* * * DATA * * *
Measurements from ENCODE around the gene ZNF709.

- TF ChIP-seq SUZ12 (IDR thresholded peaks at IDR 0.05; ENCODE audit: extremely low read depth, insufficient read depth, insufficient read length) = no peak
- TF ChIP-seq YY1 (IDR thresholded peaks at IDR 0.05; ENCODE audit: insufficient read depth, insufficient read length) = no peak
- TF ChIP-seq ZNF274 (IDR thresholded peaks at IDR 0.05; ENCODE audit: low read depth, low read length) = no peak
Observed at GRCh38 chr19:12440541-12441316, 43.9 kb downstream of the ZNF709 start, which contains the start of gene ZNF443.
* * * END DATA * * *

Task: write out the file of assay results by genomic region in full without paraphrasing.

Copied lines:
Measurements from ENCODE around the gene ZNF709.

- TF ChIP-seq SUZ12 (IDR thresholded peaks at IDR 0.05; ENCODE audit: extremely low read depth, insufficient read depth, insufficient read length) = no peak
- TF ChIP-seq YY1 (IDR thresholded peaks at IDR 0.05; ENCODE audit: insufficient read depth, insufficient read length) = no peak
- TF ChIP-seq ZNF274 (IDR thresholded peaks at IDR 0.05; ENCODE audit: low read depth, low read length) = no peak
Observed at GRCh38 chr19:12440541-12441316, 43.9 kb downstream of the ZNF709 start, which contains the start of gene ZNF443.